Your daily digest of “All Things Big Data” gathered, collected and researched by your very own 10Fold Big Data Practice team.
InformationWeek spoke with Informatica’s new CEO, Anil Chakravarthy. He talks about his journey to becoming CEO and receiving the board’s approval. He also went over trends that he predicts for 2016. Chakravarthy believes that enterprises are going to be looking more into the cloud and that customers are figuring out how to combine the cloud with big data. Lastly, he reveals that Informatica will be unveiling a new product that combines “the best of what IT wants and business wants” during 2016.
Big Data Must Deliver Business Value: Informatica CEO – Information Week
Yelp released a minimal init system for Docker containers called dumb-init. It acts as a signal handing proxy and performs other init functions. According to Yelp, the primary motivation behind creating dumb-init was to make it easier for developers to move containers.
Self Service and Enterprise
Self-serving is becoming more and more popular, especially in restaurants. Kiosks are becoming common in diners, which help with self-service payments (ability to split the bill and coordinate multiple payments) and customizing food orders with this self-service technology.
Growing reception and use of self-service POS – Pizza Marketplace
Partical eCommerce provides 6 different content marketing tactics for eCommerce merchants. It suggests informative eCommerce businesses use product videos, provide useful articles that help their consumer solve a problem or task, captivating photography that engages the shoppers, and fun contest or polls that engage potential customers.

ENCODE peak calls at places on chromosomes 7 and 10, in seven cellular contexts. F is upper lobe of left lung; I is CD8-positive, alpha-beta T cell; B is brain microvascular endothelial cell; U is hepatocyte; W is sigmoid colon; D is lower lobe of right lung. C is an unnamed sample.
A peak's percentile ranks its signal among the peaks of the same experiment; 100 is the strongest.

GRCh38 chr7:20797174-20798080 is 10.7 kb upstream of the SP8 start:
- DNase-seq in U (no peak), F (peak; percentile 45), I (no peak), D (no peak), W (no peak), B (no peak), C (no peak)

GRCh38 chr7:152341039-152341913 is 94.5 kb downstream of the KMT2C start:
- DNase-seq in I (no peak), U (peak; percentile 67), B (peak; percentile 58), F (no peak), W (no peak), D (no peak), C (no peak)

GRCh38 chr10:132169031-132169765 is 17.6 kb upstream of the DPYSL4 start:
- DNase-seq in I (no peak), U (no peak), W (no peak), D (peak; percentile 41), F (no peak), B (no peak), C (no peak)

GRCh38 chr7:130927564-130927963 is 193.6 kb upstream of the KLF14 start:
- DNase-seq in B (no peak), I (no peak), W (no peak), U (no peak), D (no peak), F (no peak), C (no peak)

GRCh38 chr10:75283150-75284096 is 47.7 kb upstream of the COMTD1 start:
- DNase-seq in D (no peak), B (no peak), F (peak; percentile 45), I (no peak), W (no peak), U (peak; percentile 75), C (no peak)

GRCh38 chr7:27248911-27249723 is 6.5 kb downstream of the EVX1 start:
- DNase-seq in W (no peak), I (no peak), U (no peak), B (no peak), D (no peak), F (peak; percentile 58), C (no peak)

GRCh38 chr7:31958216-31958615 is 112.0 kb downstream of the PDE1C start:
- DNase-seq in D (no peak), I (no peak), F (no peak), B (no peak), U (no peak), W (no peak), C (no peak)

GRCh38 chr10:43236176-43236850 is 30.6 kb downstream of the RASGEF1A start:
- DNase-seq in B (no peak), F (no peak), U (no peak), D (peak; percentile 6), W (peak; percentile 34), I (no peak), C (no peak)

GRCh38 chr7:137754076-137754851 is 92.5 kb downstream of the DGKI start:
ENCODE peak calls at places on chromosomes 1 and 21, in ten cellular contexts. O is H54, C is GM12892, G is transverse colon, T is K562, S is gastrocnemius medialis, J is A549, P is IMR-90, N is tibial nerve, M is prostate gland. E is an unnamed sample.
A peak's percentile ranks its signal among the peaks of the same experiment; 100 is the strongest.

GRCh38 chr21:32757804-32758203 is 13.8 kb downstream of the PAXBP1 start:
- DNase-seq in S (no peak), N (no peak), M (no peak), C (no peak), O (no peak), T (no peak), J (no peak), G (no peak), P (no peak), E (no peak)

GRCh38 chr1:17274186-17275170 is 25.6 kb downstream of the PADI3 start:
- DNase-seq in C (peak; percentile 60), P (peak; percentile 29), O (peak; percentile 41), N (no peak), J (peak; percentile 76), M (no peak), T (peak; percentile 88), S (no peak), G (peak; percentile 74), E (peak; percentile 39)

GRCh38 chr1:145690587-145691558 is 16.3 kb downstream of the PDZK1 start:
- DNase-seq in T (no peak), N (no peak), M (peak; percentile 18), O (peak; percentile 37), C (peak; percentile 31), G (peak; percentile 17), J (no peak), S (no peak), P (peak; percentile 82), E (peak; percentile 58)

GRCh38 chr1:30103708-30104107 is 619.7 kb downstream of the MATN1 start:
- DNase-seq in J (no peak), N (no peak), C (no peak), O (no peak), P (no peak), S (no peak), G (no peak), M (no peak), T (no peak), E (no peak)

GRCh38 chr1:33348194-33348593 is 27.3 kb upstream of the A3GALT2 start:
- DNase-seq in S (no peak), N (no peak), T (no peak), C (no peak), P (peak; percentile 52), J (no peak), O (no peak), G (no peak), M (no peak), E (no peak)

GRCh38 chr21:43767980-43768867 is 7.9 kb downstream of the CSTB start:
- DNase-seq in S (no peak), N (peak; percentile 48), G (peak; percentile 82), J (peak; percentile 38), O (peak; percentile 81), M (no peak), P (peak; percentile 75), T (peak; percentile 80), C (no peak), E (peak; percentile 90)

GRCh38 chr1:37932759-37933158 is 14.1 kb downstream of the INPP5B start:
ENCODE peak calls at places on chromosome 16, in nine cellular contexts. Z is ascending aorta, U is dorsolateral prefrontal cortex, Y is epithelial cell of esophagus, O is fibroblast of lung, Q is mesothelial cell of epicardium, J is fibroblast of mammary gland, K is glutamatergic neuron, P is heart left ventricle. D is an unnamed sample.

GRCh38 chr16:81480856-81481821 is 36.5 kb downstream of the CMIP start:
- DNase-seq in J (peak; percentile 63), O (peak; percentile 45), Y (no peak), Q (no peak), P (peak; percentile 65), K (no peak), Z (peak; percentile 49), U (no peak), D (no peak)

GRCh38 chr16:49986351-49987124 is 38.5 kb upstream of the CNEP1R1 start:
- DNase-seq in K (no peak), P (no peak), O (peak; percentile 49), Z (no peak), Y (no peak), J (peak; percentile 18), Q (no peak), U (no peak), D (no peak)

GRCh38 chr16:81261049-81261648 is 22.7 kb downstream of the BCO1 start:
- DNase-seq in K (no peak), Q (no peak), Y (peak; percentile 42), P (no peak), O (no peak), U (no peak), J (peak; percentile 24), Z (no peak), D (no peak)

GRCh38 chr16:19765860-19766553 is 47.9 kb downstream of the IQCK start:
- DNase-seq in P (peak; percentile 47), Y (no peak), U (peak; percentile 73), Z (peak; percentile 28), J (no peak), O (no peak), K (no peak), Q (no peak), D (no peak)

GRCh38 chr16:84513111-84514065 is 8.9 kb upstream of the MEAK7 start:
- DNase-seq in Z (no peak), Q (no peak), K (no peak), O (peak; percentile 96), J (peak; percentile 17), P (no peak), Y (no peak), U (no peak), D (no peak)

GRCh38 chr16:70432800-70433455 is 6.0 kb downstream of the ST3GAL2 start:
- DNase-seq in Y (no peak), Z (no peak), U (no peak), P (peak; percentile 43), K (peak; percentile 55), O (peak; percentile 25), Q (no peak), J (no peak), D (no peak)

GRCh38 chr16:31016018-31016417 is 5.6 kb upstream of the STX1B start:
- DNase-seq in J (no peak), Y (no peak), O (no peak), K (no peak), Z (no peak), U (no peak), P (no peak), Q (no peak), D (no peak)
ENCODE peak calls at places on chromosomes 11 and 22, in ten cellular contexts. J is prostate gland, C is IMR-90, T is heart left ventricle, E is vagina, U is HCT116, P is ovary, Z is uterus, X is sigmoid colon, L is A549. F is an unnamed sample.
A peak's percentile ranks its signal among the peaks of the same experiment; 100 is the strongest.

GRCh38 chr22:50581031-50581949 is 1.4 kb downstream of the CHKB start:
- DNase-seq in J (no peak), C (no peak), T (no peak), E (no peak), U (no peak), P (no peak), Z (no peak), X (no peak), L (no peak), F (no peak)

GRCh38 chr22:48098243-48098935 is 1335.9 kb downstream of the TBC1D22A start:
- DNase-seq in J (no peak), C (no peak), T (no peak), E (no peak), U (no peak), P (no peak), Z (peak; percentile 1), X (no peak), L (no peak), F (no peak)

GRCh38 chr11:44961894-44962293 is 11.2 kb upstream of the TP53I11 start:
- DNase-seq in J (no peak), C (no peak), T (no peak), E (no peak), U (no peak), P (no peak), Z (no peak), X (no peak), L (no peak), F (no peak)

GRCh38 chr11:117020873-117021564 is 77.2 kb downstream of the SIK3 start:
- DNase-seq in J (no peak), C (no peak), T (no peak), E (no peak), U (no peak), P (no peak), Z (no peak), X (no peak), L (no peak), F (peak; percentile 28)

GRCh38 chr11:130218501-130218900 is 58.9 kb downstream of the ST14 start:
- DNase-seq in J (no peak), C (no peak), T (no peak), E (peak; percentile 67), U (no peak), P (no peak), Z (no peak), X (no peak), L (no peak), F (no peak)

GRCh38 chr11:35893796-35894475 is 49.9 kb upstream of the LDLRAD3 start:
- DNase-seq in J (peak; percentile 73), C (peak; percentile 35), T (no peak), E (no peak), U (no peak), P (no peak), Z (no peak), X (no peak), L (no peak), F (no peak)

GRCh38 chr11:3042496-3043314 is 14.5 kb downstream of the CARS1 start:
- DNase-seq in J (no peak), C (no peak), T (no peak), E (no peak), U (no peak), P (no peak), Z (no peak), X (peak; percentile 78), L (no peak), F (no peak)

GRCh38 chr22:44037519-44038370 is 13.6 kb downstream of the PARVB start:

6 Content marketing Tactics for Ecommerce Merchants – Partical Ecommerce
Several articles covered Big Switch Networks’ news that it has released a free version of its software. The company hopes to entice potential customers and help developers find new use for its products. These free software downloads are available on the company’s website.
The IoT industry is growing rapidly and Gartner predicts that by 2020 there will be at least 21 billion connected devices. When consumers search for a list of IoT products online, they often get confusing technical jargon about embedded products. So, Forbes created a list of 5 easy to understand IoT examples, including Hello Barbie, a product from Mattel with speech recognition technology, allowing it to engage with the person playing with it. Other examples include L’Oreal’s connected mascara, which will be able to give users feedback on products that will help complement their beauty look, a bottle of vodka that can interact with its consumer from Asbolut Vodka, smart cities designed by Altiux using real-time plant analytics solutions, and Samsung’s “Family Hub” refrigerator that allows consumers to use their phone to post content, use a calendar, pin photos, write notes, provide camera images of the contents inside, and gives users the ability to shop online, manage recipes, and compile and compare shopping lists.
CIO examines how the real of the “consumer Internet” is becoming more and more similar to the Internet of things, as retailers are starting to use technology like Bluetooth to gain more granular location data, or using video feeds to evaluate emotional reactions to products live in stores. Brands are also using consumers’ social media data, such as likes, dislikes, tweets and posts to improve the buying experience. With all of this data, the consumer Internet mimics that of the industrial Internet by using analytics platforms to slice and dice all this data.